I will never forget the time I have spent working in intensive care departments. As a counsellor and rehabilitation therapist this was never my chosen field but in my physiotherapy course I was trained to do respiratory work in ICU and could be called in to work there at night. This pattern of working rather enhanced my view of the place as a strange twilight zone. I would arrive often in something of a dreamy state and find myself somehow trying to empathise with the dreamy world of semi-conscious patients. There was a lot of pain and grief mixed up with the heavy sedation. Many of the procedures on the patients were very intrusive – needles, tubes, suction.
Then there was always the rude awakening coming for me, putting on the gloves and working out the read-outs from the instruments before launching in. Here, on the whole, I needed to be focussed and scientific. I so much admired the permanent staff, their level of experience meant they were able to be so clear in this respect and at the same time so compassionate. For me it was always hard to concentrate, to keep my mind on a situation that was frequently also shocking, especially having come from my other work where I was training myself to be sensitive and empathic, to form a holistic view of the patient that put them in the centre of the picture.
But there was always a moment, a moment that I did not understand so well then but understand much more clearly now, when I would establish my mindfulness. This was always when it came to the solid, physical lifting-and-handling part of the job. My mind would firm up along with the body somehow. When this happened I found myself both present, robust and still able to reflect and relate. I found myself where I needed to be as the carer.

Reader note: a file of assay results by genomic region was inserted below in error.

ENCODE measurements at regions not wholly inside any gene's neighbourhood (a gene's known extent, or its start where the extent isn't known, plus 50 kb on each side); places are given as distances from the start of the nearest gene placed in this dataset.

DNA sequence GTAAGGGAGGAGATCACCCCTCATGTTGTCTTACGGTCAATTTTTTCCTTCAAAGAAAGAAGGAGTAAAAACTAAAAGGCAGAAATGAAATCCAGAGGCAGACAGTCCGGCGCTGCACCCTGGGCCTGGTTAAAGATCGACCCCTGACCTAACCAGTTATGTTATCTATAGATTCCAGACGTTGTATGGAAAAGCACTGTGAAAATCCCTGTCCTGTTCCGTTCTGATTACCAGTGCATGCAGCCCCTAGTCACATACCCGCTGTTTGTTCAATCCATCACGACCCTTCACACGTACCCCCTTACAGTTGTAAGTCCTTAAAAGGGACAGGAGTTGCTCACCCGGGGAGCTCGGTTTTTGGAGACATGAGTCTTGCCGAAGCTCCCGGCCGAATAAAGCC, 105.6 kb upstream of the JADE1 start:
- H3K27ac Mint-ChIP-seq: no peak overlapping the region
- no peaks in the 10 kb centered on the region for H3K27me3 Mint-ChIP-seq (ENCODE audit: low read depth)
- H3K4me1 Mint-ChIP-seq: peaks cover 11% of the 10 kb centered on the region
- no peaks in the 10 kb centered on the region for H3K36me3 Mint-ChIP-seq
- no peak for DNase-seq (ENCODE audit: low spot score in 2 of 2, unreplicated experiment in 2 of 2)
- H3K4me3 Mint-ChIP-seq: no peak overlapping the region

Then, looking on, it seemed to me that most of the patients needed, in contrast, to be guided away from reality into their inner world to find a refuge. I kept remembering a time during my years as a psychologist when a very close friend of mine ended up a patient in ICU. I went to see him every day. My friend was an artist and endowed with the most exceptional imagination. He was able to picture himself as a cartoon character, able to be squished one moment and pop back up the next. He was full of humour and seemed to have found a place where he was aware of his body as an image in his mind and at the same time beyond concern for his body. In his own way he was still in there fighting for his life, he could still follow the guidance of the nurses and do what he needed to do, but he kept a light touch on the whole affair. To me this looks like a good place for the patient to find themselves in.
Overall then, remembering ICU, I am reminded how life can demand such fluidity of mind from us all. One moment we can need to be solid and firm, the next as light as air. If we can master all this we will truly be free of attachment.
I offer this for your reflection